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are glittering with festive decorations. thee are simple designs that come with an inspirational story. all the decorations were made by a group of women who lost their jobs to the march 11 earthquake and tsunami. on the road ahead we look at how these ornaments help the women overcome their loss and dispair. >> this area was devastated by the march tsunami. in this district, 80% of fishing boats were swept away. the local industry was wiped out. this woman survived the tragedy, but everything she owned was gone. her home, two boats, and the small processing plant for seaweed and scallops that she owned with her husband. after the disaster, yoko and her husband moved into temporary housing. yoko's husband volunteered to
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give out supplies, but she was left with nothing to do. >> translator: one day i was standing on a cliff top looking down. i thought if i take one step forward, all the pain and worry will disappear. >> reporter: insecurity and dispair kept her awake at night unable to picture any kind of positive future. things first began to turn around when the support group arrived to help people that had lost their jobs. the group had an idea. it suggested that the women take up sewing using off cuts of material from a clothing factory. yoko had her doubts what did sewing have to do with what she knows.
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>> at first i just couldn't stop crying. i kept telling myself why do i have to do this kind of thing? >> one month later the group received its first order. 3,000 sets of tree decorations to be delivered by christmas. >> your stitches should be bigger. >> it's far from easy. >> they gradually started to enjoy their work. >> now their christmas decorations are on display and on sale in department stores across japan. joko and her colleagues received lots of encouraging messages.
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>> your ornaments are so cute and convey a warm feeling. i really respect for you making a new step forward while suffering such a disaster. >> eight months after the tsunami, yoko has turned her life around and is back where she belongs. >> these clothes are my uniform. they suit me better than any stylish outfit. >> reporter: for the first time
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since the disaster. yoko sails out to the ocean. >> translator: if i hadn't had my sewing job, i wouldn't think >> these clothes are my uniform. they suit me better than any stylish outfit. >> reporter: for the first time since the disaster. yoko sails out to the ocean. >> translator: if i hadn't had my sewing job, i wouldn't think to go back to the water. the ocean has given me life again. >> we have a christmas tree ornament here in studio. >> >> hello there. let's take a last look at our weekend forecast as we head into eastern asia. most of the precipitation is going to be focused towards the north and east, and that would be japan. we're getting ready for quite a wet weekend.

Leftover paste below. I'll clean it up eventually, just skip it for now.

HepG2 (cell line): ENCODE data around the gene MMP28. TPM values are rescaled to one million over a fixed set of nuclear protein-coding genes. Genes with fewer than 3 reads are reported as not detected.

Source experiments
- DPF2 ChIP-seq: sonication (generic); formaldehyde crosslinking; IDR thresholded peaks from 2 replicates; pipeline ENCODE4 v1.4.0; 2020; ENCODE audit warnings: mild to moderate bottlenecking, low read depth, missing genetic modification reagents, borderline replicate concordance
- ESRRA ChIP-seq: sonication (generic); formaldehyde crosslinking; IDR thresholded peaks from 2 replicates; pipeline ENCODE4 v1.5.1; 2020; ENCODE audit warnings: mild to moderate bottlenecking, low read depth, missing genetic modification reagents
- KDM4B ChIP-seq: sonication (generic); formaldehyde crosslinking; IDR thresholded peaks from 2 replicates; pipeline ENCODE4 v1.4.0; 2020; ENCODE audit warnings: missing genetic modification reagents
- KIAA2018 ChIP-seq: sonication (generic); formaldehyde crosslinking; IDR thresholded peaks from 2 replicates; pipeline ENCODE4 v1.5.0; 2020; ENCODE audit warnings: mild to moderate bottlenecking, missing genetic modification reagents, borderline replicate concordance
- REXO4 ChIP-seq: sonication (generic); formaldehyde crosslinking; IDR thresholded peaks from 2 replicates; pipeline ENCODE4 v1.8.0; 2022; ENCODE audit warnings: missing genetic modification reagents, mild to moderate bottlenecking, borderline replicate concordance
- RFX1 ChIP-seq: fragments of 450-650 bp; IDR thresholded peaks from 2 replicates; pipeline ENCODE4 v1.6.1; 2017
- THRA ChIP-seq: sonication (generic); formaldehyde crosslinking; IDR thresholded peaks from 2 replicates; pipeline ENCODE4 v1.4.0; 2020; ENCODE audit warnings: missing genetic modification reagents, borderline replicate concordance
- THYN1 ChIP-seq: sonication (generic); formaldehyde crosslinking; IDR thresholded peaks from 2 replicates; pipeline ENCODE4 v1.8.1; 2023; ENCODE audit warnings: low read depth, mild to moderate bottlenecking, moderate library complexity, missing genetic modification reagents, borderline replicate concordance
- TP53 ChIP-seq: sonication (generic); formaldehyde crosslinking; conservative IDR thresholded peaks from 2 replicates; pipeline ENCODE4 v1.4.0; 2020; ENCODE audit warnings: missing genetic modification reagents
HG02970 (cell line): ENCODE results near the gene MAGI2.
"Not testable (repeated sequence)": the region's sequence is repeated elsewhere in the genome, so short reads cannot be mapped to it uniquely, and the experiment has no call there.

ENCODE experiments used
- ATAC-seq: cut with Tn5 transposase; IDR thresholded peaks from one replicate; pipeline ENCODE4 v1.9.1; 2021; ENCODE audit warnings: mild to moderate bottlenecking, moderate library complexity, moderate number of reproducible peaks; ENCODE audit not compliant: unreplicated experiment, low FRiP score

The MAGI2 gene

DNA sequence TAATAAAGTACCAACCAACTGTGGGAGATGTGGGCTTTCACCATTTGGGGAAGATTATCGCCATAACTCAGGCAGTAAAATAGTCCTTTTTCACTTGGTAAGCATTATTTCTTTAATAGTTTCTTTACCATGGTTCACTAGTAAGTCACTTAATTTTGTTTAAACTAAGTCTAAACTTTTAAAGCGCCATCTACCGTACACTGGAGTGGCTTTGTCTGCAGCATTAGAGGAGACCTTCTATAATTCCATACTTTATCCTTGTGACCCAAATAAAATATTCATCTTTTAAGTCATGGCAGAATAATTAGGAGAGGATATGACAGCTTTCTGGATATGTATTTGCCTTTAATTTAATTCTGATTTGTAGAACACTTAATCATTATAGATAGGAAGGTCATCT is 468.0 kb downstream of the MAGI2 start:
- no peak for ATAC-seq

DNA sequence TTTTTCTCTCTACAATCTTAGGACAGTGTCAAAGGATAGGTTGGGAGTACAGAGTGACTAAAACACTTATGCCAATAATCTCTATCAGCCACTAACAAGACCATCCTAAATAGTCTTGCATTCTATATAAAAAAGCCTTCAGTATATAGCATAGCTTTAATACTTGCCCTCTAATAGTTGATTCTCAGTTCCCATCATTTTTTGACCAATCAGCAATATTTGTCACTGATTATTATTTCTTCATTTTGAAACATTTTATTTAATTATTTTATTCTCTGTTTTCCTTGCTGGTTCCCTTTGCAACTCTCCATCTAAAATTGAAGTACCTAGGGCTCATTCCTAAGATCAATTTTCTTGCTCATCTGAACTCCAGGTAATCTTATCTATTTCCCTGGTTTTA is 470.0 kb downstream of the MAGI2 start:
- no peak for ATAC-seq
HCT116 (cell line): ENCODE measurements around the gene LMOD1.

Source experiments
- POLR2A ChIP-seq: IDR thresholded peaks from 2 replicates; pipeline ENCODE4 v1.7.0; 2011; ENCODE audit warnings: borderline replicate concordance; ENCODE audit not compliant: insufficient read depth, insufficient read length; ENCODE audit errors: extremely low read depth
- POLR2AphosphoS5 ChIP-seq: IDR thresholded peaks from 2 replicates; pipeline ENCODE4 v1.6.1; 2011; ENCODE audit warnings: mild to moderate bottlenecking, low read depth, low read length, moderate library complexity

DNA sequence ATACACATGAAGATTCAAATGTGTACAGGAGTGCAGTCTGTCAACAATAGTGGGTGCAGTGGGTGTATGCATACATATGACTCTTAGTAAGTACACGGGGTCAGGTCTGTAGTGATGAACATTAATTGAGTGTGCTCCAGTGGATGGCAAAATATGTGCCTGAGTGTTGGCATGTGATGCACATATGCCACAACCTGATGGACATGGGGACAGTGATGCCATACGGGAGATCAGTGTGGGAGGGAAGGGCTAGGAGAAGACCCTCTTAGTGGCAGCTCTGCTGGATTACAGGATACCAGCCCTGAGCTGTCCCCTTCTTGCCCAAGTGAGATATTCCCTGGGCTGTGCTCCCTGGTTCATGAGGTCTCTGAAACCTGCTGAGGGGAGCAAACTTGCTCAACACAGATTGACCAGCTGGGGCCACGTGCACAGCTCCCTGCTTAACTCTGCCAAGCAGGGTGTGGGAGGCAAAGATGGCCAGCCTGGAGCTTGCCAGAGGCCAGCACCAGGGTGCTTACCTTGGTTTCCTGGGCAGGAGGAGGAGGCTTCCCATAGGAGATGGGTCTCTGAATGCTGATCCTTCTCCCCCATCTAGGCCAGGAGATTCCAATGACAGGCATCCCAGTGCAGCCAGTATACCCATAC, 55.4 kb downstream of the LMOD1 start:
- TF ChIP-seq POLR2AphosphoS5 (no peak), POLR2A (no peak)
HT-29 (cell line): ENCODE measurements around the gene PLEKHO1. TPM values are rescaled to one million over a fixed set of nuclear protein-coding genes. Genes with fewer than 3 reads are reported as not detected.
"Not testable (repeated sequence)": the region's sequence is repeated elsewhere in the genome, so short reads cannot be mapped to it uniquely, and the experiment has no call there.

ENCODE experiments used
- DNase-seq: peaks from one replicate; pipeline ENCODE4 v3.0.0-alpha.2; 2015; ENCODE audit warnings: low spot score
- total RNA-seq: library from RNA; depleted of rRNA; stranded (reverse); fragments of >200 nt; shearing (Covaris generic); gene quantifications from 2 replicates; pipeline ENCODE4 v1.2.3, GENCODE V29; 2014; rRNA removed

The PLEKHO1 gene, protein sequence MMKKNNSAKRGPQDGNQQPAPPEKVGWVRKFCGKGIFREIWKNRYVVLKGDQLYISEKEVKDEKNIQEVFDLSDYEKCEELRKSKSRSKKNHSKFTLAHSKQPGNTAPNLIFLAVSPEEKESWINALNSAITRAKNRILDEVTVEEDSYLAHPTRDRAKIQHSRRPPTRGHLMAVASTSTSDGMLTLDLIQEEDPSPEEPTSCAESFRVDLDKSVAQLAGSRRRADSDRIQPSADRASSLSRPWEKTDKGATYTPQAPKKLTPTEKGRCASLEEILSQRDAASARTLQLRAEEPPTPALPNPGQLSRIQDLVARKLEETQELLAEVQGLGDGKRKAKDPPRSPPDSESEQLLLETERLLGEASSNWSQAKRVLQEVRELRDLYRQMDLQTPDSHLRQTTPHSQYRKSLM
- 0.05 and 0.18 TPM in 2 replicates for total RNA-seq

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you can see this low pressure system sitting over the country at the moment is going to be bringing a fair amount of rain. maybe at much as 110 millimeters to have areas along the pacific coast here, and it's going to be spreading up towards the north where it's quite dry at the moment, and that will turn to snow, accompanied by a strong wind as well i should say. so waves at the pacific coast could reach 6 meters. it's going to be fairly stormy in places. the good news is it's moving fairly quickly, and temperatures are on the increase. maybe just incrementally into saturday, but sunday should show us a bit of a difference and more comfortable temperatures for locations in the east and
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also up towards the north. elsewhere, something very dry across much of the continent. a knew rain showers here in vietnam and as for the philippines, unfortunately the rain does continue. the thunderstorms here, too. it will be heavy in some places as we head into saturday. temperaturewise, manila seeing 32 degrees. 34 in bangkok. a cooler day for you in hong kong. in the upper teen there's. 10 in shanghai. a chilly day here as well. 4 for beijing with minus 11 in kuala lumpor and 9 in tokyo. into north america, looking at a snowstorm here in the four corners. we've also got another snowstorm dropping out of canada. so widespread snowfall. let's take a look at the big picture, in fact. i want to show you how this storm here is going to be stretching up towards the great lakes region, turning to rain as it pushes further towards the east. so the darker shades of gray show where the heaviest snow will be falling. wyoming, down into colorado and also much of new mexico picking up some of the heavier precipitation, and just along the border here where snow is turning to rain, we'll also find ice, making for very dangerous driving conditions. any of cold air is filters here as well to make some of that snow appear in panhandles of
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oklahoma as well as texas. further out towards the east, things looking more settled. temperatures not too bad. d.c., 14 for pup 18 in atlanta. just in double figures in new york at 11. 5 in toronto and a warm day in winnipeg at. 2 in denver and low 20s in houston as well as mexico city. okay. now to europe. storm after storm keeps coming through the british isles. and during your day on friday, you can see there is a very well-developed system just about to move into the british isles and you can just tell how strong that wind is going to be. so gaels continuing since last week, really, right across the north. as for the precipitation in the baltic states, rain changing over to snow by the time it hits western russia, and down to the southeast, not too bad here actually. a little warmer than it has been in the past weeks. athens up to 18 degrees on your saturday. 17 for rome, and 12 in paris. 12 in london as well. and vienna, meanwhile, looking a lot cooler. 69 in berlin and 5 for the high
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in stockholm. here is your extended forecast. >> that's our broadcast for this
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hour of "newsline." i'm michio kijima in tokyo. thank you for watching. bye-bye.